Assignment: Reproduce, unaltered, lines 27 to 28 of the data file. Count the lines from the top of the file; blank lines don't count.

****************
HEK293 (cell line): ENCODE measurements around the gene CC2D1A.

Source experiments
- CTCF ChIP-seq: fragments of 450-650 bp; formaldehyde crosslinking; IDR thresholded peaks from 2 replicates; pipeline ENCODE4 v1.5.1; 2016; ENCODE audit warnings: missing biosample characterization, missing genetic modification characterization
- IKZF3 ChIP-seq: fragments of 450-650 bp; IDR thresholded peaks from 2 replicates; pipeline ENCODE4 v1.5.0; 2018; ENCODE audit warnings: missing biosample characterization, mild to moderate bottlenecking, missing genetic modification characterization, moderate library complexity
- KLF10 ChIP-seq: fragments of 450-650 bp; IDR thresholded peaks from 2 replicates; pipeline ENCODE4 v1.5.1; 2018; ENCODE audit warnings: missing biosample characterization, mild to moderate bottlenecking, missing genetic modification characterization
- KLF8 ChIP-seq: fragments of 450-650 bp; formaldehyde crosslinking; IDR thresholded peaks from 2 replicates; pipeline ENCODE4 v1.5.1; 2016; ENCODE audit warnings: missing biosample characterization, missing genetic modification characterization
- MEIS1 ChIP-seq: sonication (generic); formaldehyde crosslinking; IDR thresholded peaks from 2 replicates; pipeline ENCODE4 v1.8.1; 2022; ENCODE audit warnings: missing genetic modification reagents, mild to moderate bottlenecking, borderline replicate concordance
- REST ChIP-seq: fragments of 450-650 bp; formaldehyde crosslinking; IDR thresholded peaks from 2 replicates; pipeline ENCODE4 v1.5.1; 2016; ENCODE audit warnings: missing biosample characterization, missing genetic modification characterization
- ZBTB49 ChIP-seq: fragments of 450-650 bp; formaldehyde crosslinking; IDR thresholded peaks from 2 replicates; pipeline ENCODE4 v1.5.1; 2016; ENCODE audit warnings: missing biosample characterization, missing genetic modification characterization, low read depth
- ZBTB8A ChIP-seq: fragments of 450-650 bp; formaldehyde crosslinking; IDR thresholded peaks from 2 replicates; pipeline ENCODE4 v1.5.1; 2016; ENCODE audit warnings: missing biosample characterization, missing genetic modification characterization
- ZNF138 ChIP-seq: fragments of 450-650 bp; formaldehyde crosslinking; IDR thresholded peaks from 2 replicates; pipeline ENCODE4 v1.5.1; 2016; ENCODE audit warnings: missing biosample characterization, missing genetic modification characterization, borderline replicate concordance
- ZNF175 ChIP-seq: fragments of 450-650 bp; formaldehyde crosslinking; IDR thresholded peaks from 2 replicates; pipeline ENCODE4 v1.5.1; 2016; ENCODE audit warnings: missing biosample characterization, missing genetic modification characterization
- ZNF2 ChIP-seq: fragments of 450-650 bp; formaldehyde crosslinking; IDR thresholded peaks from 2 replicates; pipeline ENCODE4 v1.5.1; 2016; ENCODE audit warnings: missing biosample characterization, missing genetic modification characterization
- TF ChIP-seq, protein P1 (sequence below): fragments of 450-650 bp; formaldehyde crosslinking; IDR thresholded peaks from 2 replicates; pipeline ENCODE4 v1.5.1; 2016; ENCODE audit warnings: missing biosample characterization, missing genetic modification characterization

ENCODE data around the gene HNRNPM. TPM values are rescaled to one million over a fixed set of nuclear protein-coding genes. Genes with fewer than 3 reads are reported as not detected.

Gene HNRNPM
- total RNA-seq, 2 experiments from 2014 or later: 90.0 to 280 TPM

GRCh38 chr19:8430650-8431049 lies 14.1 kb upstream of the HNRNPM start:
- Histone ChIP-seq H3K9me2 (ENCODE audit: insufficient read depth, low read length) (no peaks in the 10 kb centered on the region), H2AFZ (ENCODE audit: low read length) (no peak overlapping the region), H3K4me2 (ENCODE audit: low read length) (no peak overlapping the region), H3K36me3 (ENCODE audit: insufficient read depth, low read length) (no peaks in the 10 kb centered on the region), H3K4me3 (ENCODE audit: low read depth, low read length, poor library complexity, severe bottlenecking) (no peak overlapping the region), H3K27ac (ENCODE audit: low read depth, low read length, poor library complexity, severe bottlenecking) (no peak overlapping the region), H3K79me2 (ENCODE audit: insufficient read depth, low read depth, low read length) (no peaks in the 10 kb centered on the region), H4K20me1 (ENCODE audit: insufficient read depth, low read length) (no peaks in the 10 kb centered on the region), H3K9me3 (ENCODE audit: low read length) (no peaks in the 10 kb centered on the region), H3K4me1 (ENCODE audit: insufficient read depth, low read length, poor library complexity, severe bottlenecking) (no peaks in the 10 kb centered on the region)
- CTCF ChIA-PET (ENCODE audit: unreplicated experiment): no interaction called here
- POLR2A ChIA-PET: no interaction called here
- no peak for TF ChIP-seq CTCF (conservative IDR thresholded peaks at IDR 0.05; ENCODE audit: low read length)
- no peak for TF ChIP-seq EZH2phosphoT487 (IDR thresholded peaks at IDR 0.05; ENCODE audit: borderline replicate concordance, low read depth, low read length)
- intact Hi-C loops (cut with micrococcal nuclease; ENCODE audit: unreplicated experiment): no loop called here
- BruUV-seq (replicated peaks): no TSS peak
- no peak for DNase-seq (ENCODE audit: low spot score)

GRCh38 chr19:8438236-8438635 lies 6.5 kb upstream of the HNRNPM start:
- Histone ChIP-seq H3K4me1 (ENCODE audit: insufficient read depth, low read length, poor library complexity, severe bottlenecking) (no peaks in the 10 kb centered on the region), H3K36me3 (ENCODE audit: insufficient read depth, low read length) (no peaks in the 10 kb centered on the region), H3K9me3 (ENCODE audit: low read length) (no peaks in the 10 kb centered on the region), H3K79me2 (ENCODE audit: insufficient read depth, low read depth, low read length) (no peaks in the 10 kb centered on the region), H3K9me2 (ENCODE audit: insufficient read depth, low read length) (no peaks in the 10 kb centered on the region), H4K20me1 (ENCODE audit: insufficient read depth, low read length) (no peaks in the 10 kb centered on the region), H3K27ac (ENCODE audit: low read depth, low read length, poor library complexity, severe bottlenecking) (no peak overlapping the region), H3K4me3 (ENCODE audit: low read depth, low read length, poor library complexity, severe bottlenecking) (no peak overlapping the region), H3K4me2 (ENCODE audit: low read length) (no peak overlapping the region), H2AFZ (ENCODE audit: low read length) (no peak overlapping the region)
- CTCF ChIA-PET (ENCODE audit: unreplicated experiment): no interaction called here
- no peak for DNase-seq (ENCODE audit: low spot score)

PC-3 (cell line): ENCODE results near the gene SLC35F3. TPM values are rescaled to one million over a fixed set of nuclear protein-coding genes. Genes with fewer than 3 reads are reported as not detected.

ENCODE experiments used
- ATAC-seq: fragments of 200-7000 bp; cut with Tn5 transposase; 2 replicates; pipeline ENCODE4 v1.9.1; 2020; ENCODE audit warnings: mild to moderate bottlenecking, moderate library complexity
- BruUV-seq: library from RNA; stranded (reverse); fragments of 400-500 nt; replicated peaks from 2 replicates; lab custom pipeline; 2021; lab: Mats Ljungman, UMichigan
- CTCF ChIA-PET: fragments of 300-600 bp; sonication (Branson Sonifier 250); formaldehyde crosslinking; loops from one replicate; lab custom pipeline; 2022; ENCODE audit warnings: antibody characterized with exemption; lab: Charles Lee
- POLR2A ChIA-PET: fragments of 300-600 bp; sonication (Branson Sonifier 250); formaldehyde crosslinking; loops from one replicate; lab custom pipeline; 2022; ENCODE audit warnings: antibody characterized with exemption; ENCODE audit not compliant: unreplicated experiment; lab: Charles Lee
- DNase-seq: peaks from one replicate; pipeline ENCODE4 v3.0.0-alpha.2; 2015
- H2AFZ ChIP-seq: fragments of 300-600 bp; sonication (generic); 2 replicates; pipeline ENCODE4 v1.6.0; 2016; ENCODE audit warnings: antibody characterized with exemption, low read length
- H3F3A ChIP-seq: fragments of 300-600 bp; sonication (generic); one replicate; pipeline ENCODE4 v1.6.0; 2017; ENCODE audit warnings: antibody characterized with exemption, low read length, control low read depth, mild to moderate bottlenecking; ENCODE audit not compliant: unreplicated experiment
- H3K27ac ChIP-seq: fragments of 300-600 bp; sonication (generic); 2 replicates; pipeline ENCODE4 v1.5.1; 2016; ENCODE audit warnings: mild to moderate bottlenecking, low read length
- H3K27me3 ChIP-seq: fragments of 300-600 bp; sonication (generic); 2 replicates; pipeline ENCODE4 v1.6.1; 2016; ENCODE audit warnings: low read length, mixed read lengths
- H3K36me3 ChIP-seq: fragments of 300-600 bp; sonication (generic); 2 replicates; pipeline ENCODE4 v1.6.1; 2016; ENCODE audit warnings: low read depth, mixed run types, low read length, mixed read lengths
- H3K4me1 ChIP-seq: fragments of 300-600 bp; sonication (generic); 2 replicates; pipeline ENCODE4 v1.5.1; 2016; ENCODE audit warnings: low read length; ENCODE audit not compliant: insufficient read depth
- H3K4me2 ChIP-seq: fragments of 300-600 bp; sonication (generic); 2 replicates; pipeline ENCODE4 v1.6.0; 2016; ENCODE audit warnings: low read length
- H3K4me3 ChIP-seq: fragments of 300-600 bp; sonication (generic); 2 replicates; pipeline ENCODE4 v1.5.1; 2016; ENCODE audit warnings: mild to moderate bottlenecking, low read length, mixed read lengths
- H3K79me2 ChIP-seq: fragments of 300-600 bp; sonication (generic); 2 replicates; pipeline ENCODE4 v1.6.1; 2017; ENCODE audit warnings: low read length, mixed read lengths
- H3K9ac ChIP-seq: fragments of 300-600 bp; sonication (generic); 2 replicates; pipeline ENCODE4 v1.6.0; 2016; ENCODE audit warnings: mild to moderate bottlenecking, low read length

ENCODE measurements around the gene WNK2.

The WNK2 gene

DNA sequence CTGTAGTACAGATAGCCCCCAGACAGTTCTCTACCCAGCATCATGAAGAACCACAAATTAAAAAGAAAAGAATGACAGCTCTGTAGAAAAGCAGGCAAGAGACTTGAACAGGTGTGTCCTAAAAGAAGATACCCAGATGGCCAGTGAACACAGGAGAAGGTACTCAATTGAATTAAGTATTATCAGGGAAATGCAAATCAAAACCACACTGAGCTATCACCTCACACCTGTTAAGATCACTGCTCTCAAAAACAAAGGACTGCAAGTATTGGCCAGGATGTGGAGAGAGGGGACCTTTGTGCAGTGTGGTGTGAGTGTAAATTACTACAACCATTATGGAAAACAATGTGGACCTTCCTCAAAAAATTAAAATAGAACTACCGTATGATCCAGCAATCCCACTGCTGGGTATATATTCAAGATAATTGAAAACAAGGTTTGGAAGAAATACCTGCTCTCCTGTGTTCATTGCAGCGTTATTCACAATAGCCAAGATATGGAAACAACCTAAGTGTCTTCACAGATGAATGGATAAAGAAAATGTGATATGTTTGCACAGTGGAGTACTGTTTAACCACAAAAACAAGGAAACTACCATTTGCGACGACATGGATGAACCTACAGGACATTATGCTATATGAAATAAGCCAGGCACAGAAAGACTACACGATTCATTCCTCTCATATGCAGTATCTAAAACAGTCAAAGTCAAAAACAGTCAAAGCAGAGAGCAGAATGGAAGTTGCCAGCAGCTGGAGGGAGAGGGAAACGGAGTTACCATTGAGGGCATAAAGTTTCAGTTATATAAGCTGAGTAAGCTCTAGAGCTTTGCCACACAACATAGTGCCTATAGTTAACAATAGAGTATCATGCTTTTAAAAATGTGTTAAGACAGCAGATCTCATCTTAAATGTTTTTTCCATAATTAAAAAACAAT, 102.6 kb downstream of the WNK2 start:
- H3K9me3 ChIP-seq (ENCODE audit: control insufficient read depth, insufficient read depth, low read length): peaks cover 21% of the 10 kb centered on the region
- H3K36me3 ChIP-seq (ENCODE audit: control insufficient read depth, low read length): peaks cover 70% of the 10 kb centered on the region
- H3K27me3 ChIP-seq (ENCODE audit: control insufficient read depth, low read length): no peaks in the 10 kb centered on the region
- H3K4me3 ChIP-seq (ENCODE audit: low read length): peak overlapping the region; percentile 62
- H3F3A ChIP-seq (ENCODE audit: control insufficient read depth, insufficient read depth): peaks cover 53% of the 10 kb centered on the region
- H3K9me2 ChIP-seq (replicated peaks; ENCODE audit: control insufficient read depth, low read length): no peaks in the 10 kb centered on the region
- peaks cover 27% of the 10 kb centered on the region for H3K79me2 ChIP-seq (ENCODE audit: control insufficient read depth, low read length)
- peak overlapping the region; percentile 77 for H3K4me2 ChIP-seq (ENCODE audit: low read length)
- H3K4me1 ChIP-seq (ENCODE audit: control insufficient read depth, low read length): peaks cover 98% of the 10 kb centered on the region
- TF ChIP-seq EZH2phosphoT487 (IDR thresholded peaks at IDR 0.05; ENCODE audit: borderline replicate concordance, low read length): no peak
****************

GRCh38 chr19:8438236-8438635 lies 6.5 kb upstream of the HNRNPM start:
- Histone ChIP-seq H3K4me1 (ENCODE audit: insufficient read depth, low read length, poor library complexity, severe bottlenecking) (no peaks in the 10 kb centered on the region), H3K36me3 (ENCODE audit: insufficient read depth, low read length) (no peaks in the 10 kb centered on the region), H3K9me3 (ENCODE audit: low read length) (no peaks in the 10 kb centered on the region), H3K79me2 (ENCODE audit: insufficient read depth, low read depth, low read length) (no peaks in the 10 kb centered on the region), H3K9me2 (ENCODE audit: insufficient read depth, low read length) (no peaks in the 10 kb centered on the region), H4K20me1 (ENCODE audit: insufficient read depth, low read length) (no peaks in the 10 kb centered on the region), H3K27ac (ENCODE audit: low read depth, low read length, poor library complexity, severe bottlenecking) (no peak overlapping the region), H3K4me3 (ENCODE audit: low read depth, low read length, poor library complexity, severe bottlenecking) (no peak overlapping the region), H3K4me2 (ENCODE audit: low read length) (no peak overlapping the region), H2AFZ (ENCODE audit: low read length) (no peak overlapping the region)